In this paradigm you write or re-write portions of your code to simply run somewhere else. Conceptually your code runs on a single, massive, adaptable machine, although there is of course hardware, software and management happening underneath. Microsoft Azure is the offering we use to allow you to port or write .NET and other languages (such as Java and C++) and then simply deploy that code to Windows Azure.
Using a PaaS has some unique benefits – such as programmatic scale (you can seamlessly add more power or storage based on counters you watch or create), resiliency, global reach and so on. Since you pay for what you use, the cost structure is completely different – and can even be shifted to the business unit that asks for the increase in power or speed. Code does not have to change based on scale. Microsoft has resiliency built-in to the platform, so no management of the operating system, patching or licensing is required.
Another benefit is that the compute, storage and even a service-bus offering can be used together or even separately. This allows a great deal of flexibility, and even has the potential to “federate” your on-premise systems into the cloud, or even from company to company, all without having to set up a VPN or compromising your security structure.
The end result is that a PaaS solution, while requiring some re-architecture, provides benefits such as scale and adaptive billing that go beyond immediate needs, depending on your ability to change the code in your solution. It should also be noted that a PaaS solution is one of the few that allows you to migrate to the cloud in an iterative fashion – parts of the application can be migrated as time, resources and other factors dictate.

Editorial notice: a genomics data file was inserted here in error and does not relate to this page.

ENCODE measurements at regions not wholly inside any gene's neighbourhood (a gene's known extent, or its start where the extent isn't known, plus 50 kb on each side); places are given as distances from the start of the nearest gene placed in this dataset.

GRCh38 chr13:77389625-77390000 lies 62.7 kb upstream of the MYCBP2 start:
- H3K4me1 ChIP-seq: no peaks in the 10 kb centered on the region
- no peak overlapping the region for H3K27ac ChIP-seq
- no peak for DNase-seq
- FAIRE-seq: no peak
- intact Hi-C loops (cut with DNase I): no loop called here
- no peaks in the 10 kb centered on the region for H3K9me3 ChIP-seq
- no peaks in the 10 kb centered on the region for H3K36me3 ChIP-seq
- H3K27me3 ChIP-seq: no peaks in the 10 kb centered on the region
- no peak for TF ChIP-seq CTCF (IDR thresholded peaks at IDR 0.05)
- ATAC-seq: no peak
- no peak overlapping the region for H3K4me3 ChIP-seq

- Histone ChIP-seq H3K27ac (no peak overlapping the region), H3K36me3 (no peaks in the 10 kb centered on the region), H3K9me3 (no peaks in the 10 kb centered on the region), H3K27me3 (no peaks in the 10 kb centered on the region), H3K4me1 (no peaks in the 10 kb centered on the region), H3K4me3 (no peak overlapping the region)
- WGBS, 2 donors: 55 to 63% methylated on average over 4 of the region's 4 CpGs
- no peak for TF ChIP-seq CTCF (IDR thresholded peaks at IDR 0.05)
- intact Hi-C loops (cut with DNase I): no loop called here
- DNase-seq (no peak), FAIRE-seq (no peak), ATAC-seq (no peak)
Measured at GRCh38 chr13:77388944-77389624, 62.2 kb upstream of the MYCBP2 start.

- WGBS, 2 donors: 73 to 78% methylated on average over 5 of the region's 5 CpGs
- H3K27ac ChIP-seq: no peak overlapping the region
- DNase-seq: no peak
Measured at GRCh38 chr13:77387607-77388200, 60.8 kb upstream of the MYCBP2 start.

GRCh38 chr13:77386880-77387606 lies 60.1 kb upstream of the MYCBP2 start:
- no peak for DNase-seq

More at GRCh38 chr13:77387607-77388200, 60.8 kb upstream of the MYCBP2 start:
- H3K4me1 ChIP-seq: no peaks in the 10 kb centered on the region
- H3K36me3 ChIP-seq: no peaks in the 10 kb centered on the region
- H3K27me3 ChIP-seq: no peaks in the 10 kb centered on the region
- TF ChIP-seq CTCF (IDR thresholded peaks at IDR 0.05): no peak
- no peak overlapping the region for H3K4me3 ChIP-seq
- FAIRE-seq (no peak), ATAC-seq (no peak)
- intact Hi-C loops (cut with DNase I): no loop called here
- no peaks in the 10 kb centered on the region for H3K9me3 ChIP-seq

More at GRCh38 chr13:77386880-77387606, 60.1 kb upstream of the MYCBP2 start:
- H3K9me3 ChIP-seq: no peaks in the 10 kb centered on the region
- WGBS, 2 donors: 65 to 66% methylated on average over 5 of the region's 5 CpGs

SQL Azure is a PaaS solution as well. It’s simply a SQL Server system running in the same datacenters as Windows Azure. Under the covers it maintains the hardware, Operating System, patches and so on, and runs an Instance of SQL Server. You have a longer connection string, and it uses SQL Server authentication only, but other than that you connect to it and use like you would an on-premise database server. There are differences – some of the features found in SQL Server aren’t available in SQL Azure, the sizes of the databases are more limited, and you start at the database level – not the instance level. In the reading assignments below I’ll show you more information about that.
In the next class, we’ll cover the use-cases for Distributed Computing. It’s not for all situations, but does fit others extremely well.
For a general overview of cloud computing architectures using Windows Azure, check this link: http://blogs.msdn.com/b/buckwoody/archive/2010/12/21/windows-azure-learning-plan-architecture.aspx
For more information on SQL Azure, check this link: http://blogs.msdn.com/b/buckwoody/archive/2010/12/13/windows-azure-learning-plan-sql-azure.aspx